WASHINGTON, D.C. – Today, as communities across the nation celebrate and observe Juneteenth, an annual holiday commemorating the end of slavery in the United States, U.S. Sen. Sherrod Brown (D-OH) reaffirmed the call for justice and long-term changes to dismantle systemic racism. ‘Juneteenth,’ also known as ‘Juneteenth Independence Day,’ is an annual holiday commemorating June 19, 1865, the day Union soldiers delivered news to the people of Galveston, Texas that the U.S. Civil War was over and that the era of legal slavery in the United States had come to an end. Upon their arrival, two and a half years after the signing of the Emancipation Proclamation, the troops took control of the state and ensured that all enslaved people were freed.

“As we mark Juneteenth, a day commemorating the end of slavery in the United States, we must be mindful of the detrimental effects slavery has had on Black Americans for generations,”  said Brown. “We have to acknowledge that the racial injustices we’re seeing today are a direct result of slavery and its legacy, deeply engrained in the fabric of this country. We have a lot of work to do. Our response now must be to demand justice for all Black lives lost to police brutality, stand with Black and Brown communities demanding justice, and work together to find long-term solutions to dismantle the systems of oppression found in every aspect of communities of color from housing to healthcare.”

The Senate passed Brown’s resolution this week, designating June 19, 2020 as “Juneteenth Independence Day” the anniversary of the day Union soldiers delivered the news to the people of Galveston, Texas. Brown has sponsored the Senate resolution for several years. This week, Brown also joined Sens. Ed Markey (D-MA), Tina Smith (D-MN), Cory Booker (D-NJ) and Kamala Harris (D-CA) in introducing the Juneteenth National Independence Day Act, legislation to make Juneteenth a federal holiday.

Brown took to the Senate floor earlier this month, condemning President Trump’s violent response to protests of the murders of Breonna Taylor, George Floyd, Ahmaud Arbery, and countless other victims of racist police brutality and systemic injustice. Brown pointed out that Black and Brown communities have been and remain marginalized and targeted and that protests sweeping Ohio and the nation are calling for an end to systemic racism.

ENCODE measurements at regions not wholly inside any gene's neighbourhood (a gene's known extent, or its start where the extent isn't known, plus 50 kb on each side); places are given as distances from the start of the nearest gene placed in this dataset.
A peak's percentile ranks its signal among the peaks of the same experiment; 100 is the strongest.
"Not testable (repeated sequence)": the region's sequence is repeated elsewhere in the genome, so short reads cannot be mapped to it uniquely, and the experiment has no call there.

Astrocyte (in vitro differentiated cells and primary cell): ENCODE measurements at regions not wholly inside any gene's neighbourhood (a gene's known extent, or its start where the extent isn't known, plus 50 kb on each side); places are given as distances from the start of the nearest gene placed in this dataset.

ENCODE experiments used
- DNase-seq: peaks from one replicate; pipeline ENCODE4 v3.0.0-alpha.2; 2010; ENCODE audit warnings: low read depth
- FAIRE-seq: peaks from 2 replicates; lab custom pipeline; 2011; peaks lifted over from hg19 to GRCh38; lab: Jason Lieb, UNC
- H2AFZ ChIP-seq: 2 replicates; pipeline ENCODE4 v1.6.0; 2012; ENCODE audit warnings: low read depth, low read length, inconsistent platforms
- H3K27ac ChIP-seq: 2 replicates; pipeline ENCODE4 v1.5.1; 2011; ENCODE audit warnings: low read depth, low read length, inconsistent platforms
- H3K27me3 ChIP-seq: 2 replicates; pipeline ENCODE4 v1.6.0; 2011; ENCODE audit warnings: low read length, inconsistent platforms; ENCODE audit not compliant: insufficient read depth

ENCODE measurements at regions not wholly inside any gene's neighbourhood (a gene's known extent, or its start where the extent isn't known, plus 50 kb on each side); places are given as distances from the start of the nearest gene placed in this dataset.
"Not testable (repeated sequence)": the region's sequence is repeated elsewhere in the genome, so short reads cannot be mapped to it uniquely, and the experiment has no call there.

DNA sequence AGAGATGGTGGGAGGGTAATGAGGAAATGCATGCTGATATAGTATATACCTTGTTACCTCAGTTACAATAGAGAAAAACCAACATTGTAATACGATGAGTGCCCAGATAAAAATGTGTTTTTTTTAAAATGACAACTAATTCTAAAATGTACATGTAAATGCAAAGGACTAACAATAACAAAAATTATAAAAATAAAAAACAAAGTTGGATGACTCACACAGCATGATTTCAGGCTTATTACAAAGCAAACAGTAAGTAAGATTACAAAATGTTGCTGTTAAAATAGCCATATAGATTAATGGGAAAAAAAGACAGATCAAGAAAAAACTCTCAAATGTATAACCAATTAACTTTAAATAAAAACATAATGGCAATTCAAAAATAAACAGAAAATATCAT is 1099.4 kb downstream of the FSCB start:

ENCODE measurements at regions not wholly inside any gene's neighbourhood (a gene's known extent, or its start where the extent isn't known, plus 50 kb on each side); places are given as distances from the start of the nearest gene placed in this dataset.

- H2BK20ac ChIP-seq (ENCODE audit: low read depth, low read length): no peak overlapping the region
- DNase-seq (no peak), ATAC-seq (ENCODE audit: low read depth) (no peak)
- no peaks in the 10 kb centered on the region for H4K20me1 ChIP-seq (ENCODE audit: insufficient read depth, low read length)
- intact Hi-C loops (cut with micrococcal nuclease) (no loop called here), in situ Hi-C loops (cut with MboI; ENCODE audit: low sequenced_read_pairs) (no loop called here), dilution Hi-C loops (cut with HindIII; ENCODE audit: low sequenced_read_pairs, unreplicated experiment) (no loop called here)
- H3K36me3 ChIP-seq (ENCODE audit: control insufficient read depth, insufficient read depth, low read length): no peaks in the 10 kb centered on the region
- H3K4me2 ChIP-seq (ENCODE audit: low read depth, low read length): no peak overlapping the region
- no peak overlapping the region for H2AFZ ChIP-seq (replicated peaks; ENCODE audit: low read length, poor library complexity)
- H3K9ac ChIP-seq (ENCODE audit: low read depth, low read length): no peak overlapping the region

This month, Brown helped introduce the Justice in Policing Act, a comprehensive package that puts important policing reforms into place, helps ends racial profiling in the criminal justice system and works to improve police-community relations.

Specifically, the Justice in Policing Act would:

  • Ban chokeholds, carotid holds and no-knock warrants at the federal level and limits the transfer of military-grade equipment to state and local law enforcement.
  • Establish a National Police Misconduct Registry to prevent problematic officers who are fired or leave an agency from moving to another jurisdiction without any accountability.
  • Mandate the use of dashboard cameras and body cameras for federal officers and requires state and local law enforcement to use existing federal funds to ensure the use of police body cameras.
  • Create law enforcement development and training programs to develop best practices and requires the creation of law enforcement accreditation standard recommendations based on President Obama’s Task force on 21st Century policing.
  • Make important legal reforms to increase police accountability and transparency.

The package also includes Brown’s End Racial and Religious Profiling Act, which would better enforce equal protection laws and work to end racial profiling in the criminal justice system. 

In the coming days, Brown is set to introduce a Senate resolution declaring racism a public health crisis, which has been recognized by communities throughout Ohio. Brown’s resolution will acknowledge that health care disparities have existed in America for centuries, recognize how those disparities are being magnified and exacerbated today during the Coronavirus pandemic, and acknowledge systemic barriers that people of color, especially African Americans, continue to face when seeking care, including implicit biases and overall access to the social determinants of health.